Potential Medication for Celiac Disease Symptoms

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Potential Medication for Celiac Disease Symptoms

There is hope on the horizon for those people with celiac disease who still experience uncomfortable symptoms while maintaining a gluten-free diet (GFD).

Many questions still abound as to why some people are still symptomatic while eating a gluten-free diet.  Often it happens from unknown gluten exposure.  The folks at Alba Therapeutics are furiously testing a new medication called “Larazotide Acetate” with some positive findings for decreasing both signs and symptoms of celiac disease while also consuming a GFD.

As the medication is taken 2 or 3 times per day after an exposure, it seems to reduce “leaky gut” or the permeability of intestinal cells to the gluten molecule.  A healthy intestinal wall has "tight junctions" in the gut wall which enables the passage of nutrients and blocks undigested food from entering the blood stream. Continued exposure to gluten (for those with celiac disease or non-celiac gluten sensitivity) causes holes in these tight junctions.  As gluten goes through these holes in the intestinal lining and into the blood stream the inflammation process begins. As inflammation becomes excessive it causes continuous intestinal damage and an abnormal immune response.  This is considered the inflammatory “loop”.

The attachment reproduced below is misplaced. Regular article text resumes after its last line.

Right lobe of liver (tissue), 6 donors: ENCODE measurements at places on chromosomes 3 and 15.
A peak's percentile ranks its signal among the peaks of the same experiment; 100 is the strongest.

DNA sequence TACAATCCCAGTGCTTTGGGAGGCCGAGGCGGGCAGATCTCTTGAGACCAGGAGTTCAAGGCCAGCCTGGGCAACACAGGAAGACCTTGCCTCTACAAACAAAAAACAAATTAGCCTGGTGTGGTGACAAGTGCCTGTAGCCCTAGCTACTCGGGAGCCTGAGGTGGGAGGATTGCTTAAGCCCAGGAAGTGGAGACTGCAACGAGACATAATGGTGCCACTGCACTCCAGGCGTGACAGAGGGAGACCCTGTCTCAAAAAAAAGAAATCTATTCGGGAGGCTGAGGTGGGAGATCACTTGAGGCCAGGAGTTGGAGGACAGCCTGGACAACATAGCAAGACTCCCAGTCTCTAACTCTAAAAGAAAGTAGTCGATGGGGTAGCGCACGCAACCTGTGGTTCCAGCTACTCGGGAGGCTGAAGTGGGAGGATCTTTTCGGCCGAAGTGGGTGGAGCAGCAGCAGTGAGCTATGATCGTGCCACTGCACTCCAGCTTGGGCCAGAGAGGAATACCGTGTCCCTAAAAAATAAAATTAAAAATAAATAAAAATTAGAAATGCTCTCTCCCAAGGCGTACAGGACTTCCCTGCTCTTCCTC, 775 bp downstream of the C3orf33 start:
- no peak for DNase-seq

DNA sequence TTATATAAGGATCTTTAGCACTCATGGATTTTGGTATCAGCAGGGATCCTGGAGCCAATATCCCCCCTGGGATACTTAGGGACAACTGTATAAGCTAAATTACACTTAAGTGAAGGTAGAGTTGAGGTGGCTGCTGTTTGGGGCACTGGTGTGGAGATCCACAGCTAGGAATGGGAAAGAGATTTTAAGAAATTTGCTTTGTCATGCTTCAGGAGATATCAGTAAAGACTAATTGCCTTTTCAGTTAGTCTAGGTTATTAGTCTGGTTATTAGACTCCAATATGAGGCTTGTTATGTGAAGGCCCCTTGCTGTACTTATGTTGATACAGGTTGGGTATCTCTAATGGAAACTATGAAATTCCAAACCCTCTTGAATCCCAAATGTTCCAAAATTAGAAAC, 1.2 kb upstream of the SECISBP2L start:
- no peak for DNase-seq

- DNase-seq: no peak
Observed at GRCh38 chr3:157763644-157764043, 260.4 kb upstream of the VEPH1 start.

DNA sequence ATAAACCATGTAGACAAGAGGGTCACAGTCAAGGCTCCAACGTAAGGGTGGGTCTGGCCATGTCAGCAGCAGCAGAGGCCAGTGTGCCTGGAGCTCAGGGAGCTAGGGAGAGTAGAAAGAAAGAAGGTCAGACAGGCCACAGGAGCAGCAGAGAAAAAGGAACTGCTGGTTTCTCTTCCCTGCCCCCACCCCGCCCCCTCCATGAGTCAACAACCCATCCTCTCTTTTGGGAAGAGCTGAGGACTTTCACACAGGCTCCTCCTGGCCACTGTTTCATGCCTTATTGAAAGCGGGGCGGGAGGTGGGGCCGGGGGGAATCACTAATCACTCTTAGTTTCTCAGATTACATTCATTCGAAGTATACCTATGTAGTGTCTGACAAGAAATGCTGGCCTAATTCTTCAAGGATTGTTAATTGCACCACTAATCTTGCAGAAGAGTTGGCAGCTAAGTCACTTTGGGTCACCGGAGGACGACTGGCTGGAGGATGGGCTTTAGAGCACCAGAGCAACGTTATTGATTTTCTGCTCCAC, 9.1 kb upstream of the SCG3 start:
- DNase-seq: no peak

An exploratory study from researchers at Beth Israel Deaconess Medical Center led by Daniel A. Leffler, Ph.D. recently published their findings June 2015 in the journal of Gastroenterology.  Larazotide Acetate acts locally to prevent the opening of these "tight junctions"  and disrupts the inflammatory loop. 

Encouraging was a lack of drug-related side effects from this medication.  Still in the very early stages of clinical trials,  but a positive result that may help in future studies to lessen the symptoms of celiac disease from gluten exposure.  

Disclosure: several authors disclosed financial ties to the pharmaceutical company Alba Therapeutics Corporation and Cephalon/Teva  who provided funding for the study.

Gastroenterology, June 2015

Here is an article that gives an update on every drug being researched and developed to help with or prevent CD!!